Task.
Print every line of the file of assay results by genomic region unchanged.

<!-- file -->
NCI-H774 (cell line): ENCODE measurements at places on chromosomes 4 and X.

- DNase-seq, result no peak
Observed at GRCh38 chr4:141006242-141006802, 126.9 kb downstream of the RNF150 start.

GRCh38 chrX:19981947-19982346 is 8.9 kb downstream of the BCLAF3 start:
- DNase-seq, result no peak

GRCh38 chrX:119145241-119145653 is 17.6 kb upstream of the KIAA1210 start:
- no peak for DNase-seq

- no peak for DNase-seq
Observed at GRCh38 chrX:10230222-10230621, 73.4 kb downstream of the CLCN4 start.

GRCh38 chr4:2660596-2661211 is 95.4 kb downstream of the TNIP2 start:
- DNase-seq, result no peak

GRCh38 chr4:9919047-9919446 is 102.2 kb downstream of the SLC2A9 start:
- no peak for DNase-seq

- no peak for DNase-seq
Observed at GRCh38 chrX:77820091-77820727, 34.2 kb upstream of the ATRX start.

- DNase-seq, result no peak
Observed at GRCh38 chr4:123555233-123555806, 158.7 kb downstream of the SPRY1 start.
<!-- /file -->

NCI-H774 (cell line): ENCODE measurements at places on chromosomes 4 and X.

- DNase-seq, result no peak
Observed at GRCh38 chr4:141006242-141006802, 126.9 kb downstream of the RNF150 start.

GRCh38 chrX:19981947-19982346 is 8.9 kb downstream of the BCLAF3 start:
- DNase-seq, result no peak

GRCh38 chrX:119145241-119145653 is 17.6 kb upstream of the KIAA1210 start:
- no peak for DNase-seq

- no peak for DNase-seq
Observed at GRCh38 chrX:10230222-10230621, 73.4 kb downstream of the CLCN4 start.

GRCh38 chr4:2660596-2661211 is 95.4 kb downstream of the TNIP2 start:
- DNase-seq, result no peak

GRCh38 chr4:9919047-9919446 is 102.2 kb downstream of the SLC2A9 start:
- no peak for DNase-seq

- no peak for DNase-seq
Observed at GRCh38 chrX:77820091-77820727, 34.2 kb upstream of the ATRX start.

- DNase-seq, result no peak
Observed at GRCh38 chr4:123555233-123555806, 158.7 kb downstream of the SPRY1 start.